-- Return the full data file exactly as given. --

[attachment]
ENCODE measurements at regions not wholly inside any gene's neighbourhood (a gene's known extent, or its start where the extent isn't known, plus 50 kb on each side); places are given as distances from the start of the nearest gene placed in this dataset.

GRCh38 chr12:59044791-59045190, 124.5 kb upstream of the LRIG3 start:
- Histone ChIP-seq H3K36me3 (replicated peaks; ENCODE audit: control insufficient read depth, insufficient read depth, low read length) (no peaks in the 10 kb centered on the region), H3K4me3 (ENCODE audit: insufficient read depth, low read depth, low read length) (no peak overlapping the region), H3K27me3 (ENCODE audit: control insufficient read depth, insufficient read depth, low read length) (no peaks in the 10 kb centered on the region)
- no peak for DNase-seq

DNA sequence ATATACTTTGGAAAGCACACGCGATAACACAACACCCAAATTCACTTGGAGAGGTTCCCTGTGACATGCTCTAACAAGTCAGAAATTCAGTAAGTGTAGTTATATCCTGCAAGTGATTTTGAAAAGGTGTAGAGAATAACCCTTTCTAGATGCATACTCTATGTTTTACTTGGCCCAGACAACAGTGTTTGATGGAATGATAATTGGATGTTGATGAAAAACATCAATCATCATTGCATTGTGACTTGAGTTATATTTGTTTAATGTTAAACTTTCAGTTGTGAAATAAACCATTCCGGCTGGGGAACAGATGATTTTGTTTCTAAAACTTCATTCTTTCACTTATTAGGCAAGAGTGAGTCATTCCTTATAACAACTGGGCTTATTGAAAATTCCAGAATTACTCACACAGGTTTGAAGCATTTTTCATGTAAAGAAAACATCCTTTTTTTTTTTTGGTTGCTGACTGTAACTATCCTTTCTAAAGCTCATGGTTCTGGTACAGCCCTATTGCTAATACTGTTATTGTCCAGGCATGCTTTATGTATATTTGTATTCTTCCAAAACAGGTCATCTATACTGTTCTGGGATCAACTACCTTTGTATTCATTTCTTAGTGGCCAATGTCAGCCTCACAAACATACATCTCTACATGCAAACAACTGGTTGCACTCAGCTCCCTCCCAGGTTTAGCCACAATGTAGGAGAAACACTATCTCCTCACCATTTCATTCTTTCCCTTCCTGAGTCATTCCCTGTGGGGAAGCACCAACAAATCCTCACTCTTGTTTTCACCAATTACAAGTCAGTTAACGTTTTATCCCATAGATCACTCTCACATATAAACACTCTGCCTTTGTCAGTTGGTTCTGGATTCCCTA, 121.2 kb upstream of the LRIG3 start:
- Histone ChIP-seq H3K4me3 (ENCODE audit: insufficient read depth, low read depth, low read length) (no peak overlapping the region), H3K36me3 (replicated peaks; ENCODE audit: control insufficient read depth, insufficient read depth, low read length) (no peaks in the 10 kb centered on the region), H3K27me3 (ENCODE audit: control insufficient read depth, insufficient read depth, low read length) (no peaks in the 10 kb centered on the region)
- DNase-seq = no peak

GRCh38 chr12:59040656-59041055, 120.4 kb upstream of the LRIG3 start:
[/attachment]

ENCODE measurements at regions not wholly inside any gene's neighbourhood (a gene's known extent, or its start where the extent isn't known, plus 50 kb on each side); places are given as distances from the start of the nearest gene placed in this dataset.

GRCh38 chr12:59044791-59045190, 124.5 kb upstream of the LRIG3 start:
- Histone ChIP-seq H3K36me3 (replicated peaks; ENCODE audit: control insufficient read depth, insufficient read depth, low read length) (no peaks in the 10 kb centered on the region), H3K4me3 (ENCODE audit: insufficient read depth, low read depth, low read length) (no peak overlapping the region), H3K27me3 (ENCODE audit: control insufficient read depth, insufficient read depth, low read length) (no peaks in the 10 kb centered on the region)
- no peak for DNase-seq

DNA sequence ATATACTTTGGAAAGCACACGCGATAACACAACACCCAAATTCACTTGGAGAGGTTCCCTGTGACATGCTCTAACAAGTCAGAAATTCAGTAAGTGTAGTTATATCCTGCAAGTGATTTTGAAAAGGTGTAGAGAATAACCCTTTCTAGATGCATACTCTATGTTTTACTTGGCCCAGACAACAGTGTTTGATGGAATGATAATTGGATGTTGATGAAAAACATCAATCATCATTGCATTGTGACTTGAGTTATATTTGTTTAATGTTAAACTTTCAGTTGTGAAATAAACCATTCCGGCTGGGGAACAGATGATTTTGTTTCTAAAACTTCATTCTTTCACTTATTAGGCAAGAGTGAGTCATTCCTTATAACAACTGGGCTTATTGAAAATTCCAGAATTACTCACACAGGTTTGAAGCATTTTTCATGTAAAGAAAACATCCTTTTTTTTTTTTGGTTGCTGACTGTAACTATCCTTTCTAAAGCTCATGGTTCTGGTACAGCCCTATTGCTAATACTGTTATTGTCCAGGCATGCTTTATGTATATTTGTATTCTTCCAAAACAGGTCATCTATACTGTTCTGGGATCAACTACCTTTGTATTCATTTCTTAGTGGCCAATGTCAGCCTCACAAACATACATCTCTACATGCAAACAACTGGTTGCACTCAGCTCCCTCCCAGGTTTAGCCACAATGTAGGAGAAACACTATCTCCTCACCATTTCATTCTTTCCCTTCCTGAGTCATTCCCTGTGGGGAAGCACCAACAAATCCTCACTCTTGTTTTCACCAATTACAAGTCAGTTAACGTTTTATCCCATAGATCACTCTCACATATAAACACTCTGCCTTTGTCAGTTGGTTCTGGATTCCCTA, 121.2 kb upstream of the LRIG3 start:
- Histone ChIP-seq H3K4me3 (ENCODE audit: insufficient read depth, low read depth, low read length) (no peak overlapping the region), H3K36me3 (replicated peaks; ENCODE audit: control insufficient read depth, insufficient read depth, low read length) (no peaks in the 10 kb centered on the region), H3K27me3 (ENCODE audit: control insufficient read depth, insufficient read depth, low read length) (no peaks in the 10 kb centered on the region)
- DNase-seq = no peak

GRCh38 chr12:59040656-59041055, 120.4 kb upstream of the LRIG3 start: